Math - Algebra
The word “algebra” isn’t a very English-sounding name for a branch of mathematics. Rightfully so, because the discipline hails from the Arab world. Its origins can be traced back to a 9th-century book authored by the Muslim mathematician Muhammad ibn Musa Al-Khwarizmi. The word “algebra” originated from the Arabic “al-jabr”, which roughly means "reuniting broken parts”. The word “al-jabr” is in the title of Al-Khwarizmi’s book. For this reason, Al-Khwarizmi is known as the Father of Algebra.
So what’s in his book? Al-Khwarizmi offered solutions to many different problems, including land distribution, salaries, and inheritance. His work was the first of its kind, and it paved the way for later developments in science and technology.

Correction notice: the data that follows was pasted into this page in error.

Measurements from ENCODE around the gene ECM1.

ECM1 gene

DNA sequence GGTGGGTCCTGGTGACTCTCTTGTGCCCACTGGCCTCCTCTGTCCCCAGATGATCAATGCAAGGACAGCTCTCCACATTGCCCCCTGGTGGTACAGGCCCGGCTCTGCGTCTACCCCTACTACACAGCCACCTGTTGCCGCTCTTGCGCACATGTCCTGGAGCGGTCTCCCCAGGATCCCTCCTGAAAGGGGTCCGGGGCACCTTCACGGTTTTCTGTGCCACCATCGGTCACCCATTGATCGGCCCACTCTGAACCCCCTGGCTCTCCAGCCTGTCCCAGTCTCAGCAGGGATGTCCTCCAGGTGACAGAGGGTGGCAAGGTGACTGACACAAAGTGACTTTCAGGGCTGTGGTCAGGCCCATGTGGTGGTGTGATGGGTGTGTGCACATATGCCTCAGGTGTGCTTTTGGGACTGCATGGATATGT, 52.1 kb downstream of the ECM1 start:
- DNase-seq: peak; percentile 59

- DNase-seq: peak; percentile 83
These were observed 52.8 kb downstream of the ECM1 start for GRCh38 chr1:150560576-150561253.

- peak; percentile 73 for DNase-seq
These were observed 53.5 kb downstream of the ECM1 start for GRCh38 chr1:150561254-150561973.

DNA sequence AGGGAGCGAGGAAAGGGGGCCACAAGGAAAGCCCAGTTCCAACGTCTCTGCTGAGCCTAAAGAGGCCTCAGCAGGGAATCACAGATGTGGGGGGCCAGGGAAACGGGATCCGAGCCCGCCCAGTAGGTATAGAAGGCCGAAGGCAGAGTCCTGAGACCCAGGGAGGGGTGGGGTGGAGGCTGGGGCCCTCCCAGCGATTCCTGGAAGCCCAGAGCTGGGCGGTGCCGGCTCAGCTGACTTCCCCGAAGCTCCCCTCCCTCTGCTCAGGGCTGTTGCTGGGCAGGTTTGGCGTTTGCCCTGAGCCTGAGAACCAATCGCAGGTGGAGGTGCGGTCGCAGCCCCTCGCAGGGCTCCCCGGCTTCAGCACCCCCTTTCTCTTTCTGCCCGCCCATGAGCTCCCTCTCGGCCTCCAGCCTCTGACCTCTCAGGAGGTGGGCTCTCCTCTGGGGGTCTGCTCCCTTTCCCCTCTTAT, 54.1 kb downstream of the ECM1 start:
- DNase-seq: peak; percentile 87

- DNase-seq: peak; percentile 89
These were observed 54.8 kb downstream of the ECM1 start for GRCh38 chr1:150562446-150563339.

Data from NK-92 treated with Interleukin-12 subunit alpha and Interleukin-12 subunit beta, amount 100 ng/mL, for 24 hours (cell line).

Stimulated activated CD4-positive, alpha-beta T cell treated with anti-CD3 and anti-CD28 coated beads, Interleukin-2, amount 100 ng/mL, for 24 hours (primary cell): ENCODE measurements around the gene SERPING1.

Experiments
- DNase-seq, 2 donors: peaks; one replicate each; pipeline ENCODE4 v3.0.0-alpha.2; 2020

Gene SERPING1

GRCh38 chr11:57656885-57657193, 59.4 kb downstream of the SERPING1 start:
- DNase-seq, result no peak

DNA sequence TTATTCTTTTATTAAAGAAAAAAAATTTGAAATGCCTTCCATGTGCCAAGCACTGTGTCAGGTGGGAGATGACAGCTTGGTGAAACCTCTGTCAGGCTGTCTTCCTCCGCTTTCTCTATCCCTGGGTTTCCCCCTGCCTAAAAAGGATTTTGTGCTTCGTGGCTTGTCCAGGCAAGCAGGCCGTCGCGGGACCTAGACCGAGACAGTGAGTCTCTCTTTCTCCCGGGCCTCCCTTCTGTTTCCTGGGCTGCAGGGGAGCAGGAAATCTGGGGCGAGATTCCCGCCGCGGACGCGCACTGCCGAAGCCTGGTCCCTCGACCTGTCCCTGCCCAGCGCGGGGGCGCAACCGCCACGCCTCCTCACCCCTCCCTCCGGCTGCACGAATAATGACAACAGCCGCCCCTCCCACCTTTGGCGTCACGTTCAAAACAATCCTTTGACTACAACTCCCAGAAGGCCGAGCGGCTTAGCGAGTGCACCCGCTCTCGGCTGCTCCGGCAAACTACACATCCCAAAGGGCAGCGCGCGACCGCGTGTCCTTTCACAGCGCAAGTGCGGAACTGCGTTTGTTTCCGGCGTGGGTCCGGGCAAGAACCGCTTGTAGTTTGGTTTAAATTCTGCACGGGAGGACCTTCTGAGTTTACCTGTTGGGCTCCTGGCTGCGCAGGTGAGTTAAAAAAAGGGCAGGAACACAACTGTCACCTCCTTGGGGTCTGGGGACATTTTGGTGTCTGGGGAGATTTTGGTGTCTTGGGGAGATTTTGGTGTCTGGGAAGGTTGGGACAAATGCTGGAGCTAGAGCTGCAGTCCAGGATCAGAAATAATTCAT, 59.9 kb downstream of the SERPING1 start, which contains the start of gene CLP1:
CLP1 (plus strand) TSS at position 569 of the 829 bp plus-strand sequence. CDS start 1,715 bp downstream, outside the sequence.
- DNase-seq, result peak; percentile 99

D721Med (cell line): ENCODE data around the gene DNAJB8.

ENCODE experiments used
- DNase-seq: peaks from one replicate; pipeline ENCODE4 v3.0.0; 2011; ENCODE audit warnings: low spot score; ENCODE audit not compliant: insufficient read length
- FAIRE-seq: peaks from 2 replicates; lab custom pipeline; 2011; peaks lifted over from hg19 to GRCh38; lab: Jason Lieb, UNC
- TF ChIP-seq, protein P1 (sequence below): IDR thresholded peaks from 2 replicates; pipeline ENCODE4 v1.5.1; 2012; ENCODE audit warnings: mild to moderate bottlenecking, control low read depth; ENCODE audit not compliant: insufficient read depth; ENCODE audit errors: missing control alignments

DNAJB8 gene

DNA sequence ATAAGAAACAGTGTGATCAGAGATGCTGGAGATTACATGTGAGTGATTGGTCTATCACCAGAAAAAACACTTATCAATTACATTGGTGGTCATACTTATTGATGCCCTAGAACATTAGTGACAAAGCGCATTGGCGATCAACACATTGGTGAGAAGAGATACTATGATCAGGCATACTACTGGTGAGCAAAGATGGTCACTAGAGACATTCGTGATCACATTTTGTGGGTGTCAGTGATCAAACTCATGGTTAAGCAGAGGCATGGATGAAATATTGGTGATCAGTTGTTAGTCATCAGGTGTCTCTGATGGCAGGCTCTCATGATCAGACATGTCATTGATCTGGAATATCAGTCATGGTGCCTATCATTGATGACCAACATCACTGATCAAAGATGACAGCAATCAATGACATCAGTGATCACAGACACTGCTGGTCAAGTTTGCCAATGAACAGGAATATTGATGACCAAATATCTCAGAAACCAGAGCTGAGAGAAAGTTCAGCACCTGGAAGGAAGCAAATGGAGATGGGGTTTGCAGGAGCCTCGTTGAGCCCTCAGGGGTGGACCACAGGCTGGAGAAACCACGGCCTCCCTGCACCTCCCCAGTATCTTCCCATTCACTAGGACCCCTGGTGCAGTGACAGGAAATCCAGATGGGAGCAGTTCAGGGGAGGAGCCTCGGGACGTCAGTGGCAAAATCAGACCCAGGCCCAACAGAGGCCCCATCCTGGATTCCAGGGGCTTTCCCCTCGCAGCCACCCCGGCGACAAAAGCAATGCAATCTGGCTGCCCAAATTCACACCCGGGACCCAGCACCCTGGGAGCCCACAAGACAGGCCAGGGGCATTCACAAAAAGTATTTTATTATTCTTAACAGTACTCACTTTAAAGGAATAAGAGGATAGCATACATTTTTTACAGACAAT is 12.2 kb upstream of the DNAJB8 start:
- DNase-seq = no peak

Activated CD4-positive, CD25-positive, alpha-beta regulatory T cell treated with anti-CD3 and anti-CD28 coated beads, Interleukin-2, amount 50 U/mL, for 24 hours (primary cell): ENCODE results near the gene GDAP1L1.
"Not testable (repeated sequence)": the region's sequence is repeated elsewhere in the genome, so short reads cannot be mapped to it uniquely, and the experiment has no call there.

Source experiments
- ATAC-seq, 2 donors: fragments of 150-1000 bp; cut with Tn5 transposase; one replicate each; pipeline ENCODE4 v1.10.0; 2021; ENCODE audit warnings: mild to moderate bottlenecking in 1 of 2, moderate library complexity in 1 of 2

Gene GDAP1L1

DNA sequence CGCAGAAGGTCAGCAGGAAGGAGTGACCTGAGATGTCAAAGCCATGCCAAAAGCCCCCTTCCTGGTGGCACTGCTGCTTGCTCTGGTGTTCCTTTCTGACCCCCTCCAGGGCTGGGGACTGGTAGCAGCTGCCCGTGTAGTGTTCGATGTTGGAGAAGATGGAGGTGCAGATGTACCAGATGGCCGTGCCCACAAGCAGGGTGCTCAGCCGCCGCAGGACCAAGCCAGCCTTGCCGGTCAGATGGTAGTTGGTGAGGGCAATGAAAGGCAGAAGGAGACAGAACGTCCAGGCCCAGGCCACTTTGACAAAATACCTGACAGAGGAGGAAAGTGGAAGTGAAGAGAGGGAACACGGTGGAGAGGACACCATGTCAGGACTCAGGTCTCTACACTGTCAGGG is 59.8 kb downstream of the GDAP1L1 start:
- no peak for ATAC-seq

Al-Khwarizmi proved to be a very smart guy, being a scholar of the House of Wisdom in Baghdad. This was like their top 1 Ivy League school of the time, being the center of research and studies in many fields of math and science, including chemistry, astronomy, and medicine. To get into an institution like this, it’s safe to assume that he was one of the best minds of his time.
Al-Khwarizmi’s book even contained some information on the science behind flight, which served as the foundation later on for the development of early airplanes. This publication predates Daniel Bernoulli and his discovery of the principle of lift, so he may have studied this material prior to developing his principle. Perhaps the Wright Brothers, too, took a few hints from Al-Khwarizmi’s principles when they were building their Wright flyer.
Aside from that, Al-Khwarizmi is also credited with developing the concept of the mathematical algorithm, which is used a lot today in computing. Because of this, Al-Khwarizmi is tagged by some people as the grandfather of computer science. Without algorithms, computers just would not exist, so it makes sense.